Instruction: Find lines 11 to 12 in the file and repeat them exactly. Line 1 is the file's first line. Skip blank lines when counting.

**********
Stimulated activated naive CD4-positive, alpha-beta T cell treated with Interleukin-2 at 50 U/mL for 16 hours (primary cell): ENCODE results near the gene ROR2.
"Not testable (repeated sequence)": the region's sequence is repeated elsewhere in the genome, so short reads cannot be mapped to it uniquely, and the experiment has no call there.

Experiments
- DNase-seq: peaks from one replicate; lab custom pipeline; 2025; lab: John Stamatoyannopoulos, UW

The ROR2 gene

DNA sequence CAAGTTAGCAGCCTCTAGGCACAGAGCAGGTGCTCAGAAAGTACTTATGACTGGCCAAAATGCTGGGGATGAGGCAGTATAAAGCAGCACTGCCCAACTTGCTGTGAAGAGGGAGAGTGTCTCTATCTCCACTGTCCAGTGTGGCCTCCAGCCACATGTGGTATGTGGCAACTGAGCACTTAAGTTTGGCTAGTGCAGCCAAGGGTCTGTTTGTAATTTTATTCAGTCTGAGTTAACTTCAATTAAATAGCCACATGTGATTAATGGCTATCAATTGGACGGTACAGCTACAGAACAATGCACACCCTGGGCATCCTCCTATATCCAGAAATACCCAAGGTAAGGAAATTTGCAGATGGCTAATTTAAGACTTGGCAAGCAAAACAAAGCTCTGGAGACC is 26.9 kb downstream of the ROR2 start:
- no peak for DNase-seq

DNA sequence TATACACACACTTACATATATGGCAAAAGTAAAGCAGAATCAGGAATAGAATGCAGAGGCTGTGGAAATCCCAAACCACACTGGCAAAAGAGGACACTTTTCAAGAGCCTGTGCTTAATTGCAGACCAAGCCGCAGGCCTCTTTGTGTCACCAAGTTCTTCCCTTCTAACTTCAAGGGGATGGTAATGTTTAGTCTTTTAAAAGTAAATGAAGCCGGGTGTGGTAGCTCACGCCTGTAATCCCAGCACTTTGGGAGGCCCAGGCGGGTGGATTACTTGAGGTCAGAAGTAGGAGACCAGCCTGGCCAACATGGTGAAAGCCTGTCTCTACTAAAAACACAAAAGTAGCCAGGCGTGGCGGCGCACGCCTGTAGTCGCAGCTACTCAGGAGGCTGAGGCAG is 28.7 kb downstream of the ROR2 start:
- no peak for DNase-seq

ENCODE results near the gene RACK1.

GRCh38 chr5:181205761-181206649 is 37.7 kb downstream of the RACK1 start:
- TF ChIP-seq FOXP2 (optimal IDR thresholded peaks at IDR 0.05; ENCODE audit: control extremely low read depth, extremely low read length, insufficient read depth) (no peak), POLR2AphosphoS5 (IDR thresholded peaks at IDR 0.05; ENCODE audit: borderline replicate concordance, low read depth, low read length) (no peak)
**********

GRCh38 chr5:181205761-181206649 is 37.7 kb downstream of the RACK1 start:
- TF ChIP-seq FOXP2 (optimal IDR thresholded peaks at IDR 0.05; ENCODE audit: control extremely low read depth, extremely low read length, insufficient read depth) (no peak), POLR2AphosphoS5 (IDR thresholded peaks at IDR 0.05; ENCODE audit: borderline replicate concordance, low read depth, low read length) (no peak)